Not These Neurons
There are two archetypal reactions to the notion that we
(you and I, these things that think and read and write)
might be material (made of matter, explicable in principle
by physics, not different in kind from toasters or computers).
Even the notion itself can be described in two different ways,
corresponding roughly to the two reactions to it: it is either
the notion that we thinking things might be merely matter,
or the notion that things that are merely matter might be
able to think.
The two reactions are roughly
"how wonderful, that matter might do all this",
and "how terrible, that we might be merely that".
As an avatar for the first, we have Richard Dawkins.
As champions of the second, Roger Penrose and John Searle.
I am a Dawkinsian in this sense.
I have been unable to read Penrose and Searle as other than
Penrose says that by introspecting, he can tell that his
consciousness is not merely doing calculation, and that therefore
his consciousness cannot be anything that could arise from something
accurately describable as calculation.
Or something like that.
He will not be unfashionable enough to say that we thinkers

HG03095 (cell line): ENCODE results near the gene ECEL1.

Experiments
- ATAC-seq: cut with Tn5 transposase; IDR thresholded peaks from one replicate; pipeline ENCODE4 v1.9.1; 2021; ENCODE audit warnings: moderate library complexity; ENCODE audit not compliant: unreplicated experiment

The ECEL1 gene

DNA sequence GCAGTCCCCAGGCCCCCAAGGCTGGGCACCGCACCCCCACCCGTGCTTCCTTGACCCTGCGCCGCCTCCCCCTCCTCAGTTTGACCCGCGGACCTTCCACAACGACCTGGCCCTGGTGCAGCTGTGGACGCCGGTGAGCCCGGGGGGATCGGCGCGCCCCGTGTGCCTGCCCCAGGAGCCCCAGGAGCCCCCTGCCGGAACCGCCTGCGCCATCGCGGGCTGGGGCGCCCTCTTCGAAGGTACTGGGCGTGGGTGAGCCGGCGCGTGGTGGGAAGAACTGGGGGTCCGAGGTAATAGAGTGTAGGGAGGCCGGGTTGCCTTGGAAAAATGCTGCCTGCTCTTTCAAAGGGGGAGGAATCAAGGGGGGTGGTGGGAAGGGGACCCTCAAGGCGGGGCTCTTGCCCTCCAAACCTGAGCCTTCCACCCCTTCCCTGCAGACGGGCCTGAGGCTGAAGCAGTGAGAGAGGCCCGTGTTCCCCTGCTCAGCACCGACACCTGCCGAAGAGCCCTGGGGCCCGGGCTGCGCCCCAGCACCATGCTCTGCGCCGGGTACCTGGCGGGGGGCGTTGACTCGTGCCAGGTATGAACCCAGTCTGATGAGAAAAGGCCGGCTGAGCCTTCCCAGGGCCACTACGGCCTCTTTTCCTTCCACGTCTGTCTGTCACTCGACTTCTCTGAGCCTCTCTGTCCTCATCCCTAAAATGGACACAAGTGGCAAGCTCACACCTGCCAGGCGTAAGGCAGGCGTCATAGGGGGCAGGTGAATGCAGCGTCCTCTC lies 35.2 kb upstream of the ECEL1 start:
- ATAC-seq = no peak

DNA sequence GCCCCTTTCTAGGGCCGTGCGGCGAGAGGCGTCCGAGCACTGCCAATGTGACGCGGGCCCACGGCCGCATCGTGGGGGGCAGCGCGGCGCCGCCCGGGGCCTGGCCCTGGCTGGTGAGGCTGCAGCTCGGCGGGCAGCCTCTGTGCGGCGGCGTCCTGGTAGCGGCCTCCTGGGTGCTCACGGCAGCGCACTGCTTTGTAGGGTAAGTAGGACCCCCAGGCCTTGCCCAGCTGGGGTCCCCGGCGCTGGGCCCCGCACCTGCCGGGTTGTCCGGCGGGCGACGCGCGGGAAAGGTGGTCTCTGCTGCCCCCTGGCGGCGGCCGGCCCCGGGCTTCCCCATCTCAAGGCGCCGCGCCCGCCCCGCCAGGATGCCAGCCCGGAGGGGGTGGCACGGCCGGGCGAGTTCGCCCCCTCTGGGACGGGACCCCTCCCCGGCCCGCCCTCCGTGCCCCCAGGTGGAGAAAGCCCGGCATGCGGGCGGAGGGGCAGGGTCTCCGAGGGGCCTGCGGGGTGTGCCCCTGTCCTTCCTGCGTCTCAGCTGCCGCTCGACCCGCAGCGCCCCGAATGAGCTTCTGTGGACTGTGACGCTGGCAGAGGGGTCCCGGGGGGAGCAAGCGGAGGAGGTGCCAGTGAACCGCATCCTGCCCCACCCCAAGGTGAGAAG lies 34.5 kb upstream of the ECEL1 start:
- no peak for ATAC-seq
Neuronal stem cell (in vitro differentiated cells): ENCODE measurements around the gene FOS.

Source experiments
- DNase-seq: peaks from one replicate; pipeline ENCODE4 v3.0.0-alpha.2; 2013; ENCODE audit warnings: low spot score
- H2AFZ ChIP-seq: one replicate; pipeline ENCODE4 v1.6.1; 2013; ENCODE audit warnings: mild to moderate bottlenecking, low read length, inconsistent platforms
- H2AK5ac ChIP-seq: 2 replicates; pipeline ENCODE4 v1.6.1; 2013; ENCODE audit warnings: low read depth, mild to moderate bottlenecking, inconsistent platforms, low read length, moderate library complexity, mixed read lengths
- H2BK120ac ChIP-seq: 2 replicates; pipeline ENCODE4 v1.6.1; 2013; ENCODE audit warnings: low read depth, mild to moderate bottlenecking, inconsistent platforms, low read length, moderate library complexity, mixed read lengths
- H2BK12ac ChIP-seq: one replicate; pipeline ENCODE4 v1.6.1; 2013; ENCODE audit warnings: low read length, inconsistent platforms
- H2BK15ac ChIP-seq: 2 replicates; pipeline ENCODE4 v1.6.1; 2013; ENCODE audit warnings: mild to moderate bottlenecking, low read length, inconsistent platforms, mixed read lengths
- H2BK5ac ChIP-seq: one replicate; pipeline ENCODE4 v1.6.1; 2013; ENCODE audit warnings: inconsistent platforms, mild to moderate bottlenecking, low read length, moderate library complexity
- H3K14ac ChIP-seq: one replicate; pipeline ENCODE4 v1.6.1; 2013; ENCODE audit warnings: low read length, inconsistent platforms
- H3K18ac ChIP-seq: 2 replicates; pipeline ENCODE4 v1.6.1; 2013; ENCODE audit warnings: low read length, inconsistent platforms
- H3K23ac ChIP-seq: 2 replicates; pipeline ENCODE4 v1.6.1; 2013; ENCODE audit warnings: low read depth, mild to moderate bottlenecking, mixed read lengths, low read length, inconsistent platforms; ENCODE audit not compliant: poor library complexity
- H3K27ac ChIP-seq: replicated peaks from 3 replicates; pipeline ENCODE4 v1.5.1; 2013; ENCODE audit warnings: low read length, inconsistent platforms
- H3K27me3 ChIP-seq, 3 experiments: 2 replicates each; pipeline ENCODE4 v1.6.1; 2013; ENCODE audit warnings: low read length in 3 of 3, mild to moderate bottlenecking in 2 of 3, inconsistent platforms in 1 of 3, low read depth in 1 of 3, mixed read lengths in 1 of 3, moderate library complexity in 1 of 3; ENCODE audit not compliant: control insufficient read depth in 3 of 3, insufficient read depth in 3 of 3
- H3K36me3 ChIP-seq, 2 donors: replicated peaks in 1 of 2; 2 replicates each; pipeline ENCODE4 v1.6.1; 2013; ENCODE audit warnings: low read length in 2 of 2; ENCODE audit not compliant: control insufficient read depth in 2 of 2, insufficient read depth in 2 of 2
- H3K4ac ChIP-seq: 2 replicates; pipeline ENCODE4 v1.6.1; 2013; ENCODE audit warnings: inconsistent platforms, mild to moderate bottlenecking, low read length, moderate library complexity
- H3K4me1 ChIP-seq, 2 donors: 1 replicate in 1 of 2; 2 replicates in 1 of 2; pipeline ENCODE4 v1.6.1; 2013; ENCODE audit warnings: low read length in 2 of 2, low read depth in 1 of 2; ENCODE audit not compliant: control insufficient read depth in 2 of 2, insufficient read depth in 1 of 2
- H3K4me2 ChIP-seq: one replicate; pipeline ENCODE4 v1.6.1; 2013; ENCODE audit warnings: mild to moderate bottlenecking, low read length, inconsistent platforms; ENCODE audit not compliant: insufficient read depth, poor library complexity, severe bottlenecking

must partake of the divine, so he says that we must partake
of something else fuzzy and transcendant; his suggestion is
Searle similarly says that nothing but a brain could have the
causal powers of the brain.
There is something mysterious and necessarily biological about
having intentional states.
He has nothing in particular to back this up, except to maintain that
anyone who thinks otherwise must be (famously) in the grip
of an ideology.
It is hard to maintain respect for someone who considers this
a valid philosophical argument.
Why do we, why do some of us, why do Searle and Penrose, resist
so strongly the notion that we might be matter, or conversely
that matter might do these amazing things?
I have no great insight here.
Maybe some of us just didn't play enough in the mud in our youths.